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Picketers say protests will continue unless Malone steps down

Nick Lippa

Every year many judges, attorneys and public officials gather for the Red Mass of the St. Thomas More Guild—a celebration to bless the legal community. This year was a little different. Protesters lined up outside of St. Joseph Cathedral late Tuesday morning asking those who entered to call for Buffalo Bishop Richard Malone’s resignation.

Ronald Cinelli is a Senior Attorney for the Children’s Legal Center in Buffalo. He said he is protesting the continuing cover-up of abuse.

“I think more lawyers should be out here protesting. I think by their presence in mass, they’re implicitly giving an ok to Bishop Malone’s handling of this scandal and that’s just wrong. He’s continuing to lie,” Cinelli said.

Malone and the Diocese of Buffalo were named as defendants in a lawsuit filed last month. The plaintiff alleges the bishop and diocese continue to withhold information on dozens of past child sexual abuse claims.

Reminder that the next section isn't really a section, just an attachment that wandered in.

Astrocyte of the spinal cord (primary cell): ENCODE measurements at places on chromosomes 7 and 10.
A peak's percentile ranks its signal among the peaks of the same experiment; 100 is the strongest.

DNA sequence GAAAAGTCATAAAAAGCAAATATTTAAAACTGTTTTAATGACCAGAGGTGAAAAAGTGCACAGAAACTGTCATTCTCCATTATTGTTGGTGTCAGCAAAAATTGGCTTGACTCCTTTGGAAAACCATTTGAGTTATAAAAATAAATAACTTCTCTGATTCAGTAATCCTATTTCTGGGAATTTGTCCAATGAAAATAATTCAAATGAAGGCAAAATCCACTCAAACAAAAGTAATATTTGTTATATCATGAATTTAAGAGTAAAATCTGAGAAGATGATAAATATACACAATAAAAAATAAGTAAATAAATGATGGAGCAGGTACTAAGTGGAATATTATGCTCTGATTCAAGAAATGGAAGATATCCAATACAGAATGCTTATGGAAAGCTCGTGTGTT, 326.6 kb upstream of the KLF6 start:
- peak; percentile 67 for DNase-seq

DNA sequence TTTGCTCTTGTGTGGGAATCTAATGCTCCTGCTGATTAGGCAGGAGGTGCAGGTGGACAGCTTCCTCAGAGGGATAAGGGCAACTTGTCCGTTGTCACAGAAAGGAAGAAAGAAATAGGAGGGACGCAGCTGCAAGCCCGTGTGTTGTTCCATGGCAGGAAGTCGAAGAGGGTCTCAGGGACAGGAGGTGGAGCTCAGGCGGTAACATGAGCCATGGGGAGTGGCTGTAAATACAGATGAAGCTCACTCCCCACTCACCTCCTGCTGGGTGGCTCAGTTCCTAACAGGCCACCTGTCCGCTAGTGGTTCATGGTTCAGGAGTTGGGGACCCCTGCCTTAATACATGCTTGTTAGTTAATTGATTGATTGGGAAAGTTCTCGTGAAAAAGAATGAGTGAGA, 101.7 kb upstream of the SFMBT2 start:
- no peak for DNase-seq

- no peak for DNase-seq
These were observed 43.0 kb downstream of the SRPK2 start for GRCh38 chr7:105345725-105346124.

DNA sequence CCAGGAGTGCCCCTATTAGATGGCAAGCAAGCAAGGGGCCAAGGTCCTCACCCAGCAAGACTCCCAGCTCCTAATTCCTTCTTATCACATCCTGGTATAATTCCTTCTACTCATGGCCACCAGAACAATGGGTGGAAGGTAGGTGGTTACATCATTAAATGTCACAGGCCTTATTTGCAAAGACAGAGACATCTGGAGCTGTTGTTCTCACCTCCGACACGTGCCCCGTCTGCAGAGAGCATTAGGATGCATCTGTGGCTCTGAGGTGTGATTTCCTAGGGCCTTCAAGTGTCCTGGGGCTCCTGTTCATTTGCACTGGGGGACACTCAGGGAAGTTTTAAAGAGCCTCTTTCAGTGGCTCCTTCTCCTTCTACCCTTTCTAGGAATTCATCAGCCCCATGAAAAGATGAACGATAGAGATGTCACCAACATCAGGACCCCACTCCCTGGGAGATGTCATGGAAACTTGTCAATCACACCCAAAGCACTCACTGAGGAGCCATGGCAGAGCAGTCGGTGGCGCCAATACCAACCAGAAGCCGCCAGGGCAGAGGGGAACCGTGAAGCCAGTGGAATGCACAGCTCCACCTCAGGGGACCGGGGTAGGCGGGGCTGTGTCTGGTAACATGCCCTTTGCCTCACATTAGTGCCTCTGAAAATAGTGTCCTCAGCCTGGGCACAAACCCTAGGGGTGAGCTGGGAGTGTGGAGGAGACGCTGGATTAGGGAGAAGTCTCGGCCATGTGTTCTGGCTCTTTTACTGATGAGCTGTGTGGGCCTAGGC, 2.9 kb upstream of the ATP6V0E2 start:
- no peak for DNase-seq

Cinelli and his wife have done more than just hold picket signs.

“We felt we had to do something. We stopped our donations at our local church, Holy Trinity in Dunkirk,” he said. “We love our local church, but most Catholics don’t realize 20 percent of collections go right to the diocese. We thought it was against our conscious to even indirectly support Bishop Malone in this regime of secrecy.”

Cinelli said his faith in the Catholic church is as strong as ever, but he wants to see some accountability for the current allegations. That sentiment is shared with fellow protestor and victims advocate Judith Burns-Quinn.

“It’s not the Catholic church. It’s a group of despicable men who have done despicable things and they have been able to get away with it,” she said.

As long as Malone remains the bishop, protestors said they will keep finding ways to make their voices heard.

“It’s up to the laity to do it because the clergy is not going to do it. It’s an old boy’s network,” said Cinelli.

Nick Lippa leads our Arts & Culture Coverage, and is also the lead reporter for the station's Mental Health Initiative, profiling the struggles and triumphs of those who battle mental health issues and the related stigma that can come from it.